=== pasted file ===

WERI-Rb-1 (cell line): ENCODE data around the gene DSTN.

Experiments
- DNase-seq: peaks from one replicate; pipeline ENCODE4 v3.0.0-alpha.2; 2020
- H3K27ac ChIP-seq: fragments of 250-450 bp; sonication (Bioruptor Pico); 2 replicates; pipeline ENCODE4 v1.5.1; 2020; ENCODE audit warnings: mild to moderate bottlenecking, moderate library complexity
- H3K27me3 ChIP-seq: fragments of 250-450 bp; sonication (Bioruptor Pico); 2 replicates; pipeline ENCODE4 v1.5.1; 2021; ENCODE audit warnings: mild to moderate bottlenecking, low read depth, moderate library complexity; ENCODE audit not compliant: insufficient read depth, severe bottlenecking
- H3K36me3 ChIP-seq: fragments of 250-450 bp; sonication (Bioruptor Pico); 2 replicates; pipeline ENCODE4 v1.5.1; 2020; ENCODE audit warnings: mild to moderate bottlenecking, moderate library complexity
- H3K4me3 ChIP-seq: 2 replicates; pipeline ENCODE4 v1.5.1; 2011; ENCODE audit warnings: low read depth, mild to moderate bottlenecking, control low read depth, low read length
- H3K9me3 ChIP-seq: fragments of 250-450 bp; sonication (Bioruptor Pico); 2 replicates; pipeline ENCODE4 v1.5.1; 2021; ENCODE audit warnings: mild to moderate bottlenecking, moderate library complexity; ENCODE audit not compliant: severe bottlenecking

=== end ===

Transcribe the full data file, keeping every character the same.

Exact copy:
WERI-Rb-1 (cell line): ENCODE data around the gene DSTN.

Experiments
- DNase-seq: peaks from one replicate; pipeline ENCODE4 v3.0.0-alpha.2; 2020
- H3K27ac ChIP-seq: fragments of 250-450 bp; sonication (Bioruptor Pico); 2 replicates; pipeline ENCODE4 v1.5.1; 2020; ENCODE audit warnings: mild to moderate bottlenecking, moderate library complexity
- H3K27me3 ChIP-seq: fragments of 250-450 bp; sonication (Bioruptor Pico); 2 replicates; pipeline ENCODE4 v1.5.1; 2021; ENCODE audit warnings: mild to moderate bottlenecking, low read depth, moderate library complexity; ENCODE audit not compliant: insufficient read depth, severe bottlenecking
- H3K36me3 ChIP-seq: fragments of 250-450 bp; sonication (Bioruptor Pico); 2 replicates; pipeline ENCODE4 v1.5.1; 2020; ENCODE audit warnings: mild to moderate bottlenecking, moderate library complexity
- H3K4me3 ChIP-seq: 2 replicates; pipeline ENCODE4 v1.5.1; 2011; ENCODE audit warnings: low read depth, mild to moderate bottlenecking, control low read depth, low read length
- H3K9me3 ChIP-seq: fragments of 250-450 bp; sonication (Bioruptor Pico); 2 replicates; pipeline ENCODE4 v1.5.1; 2021; ENCODE audit warnings: mild to moderate bottlenecking, moderate library complexity; ENCODE audit not compliant: severe bottlenecking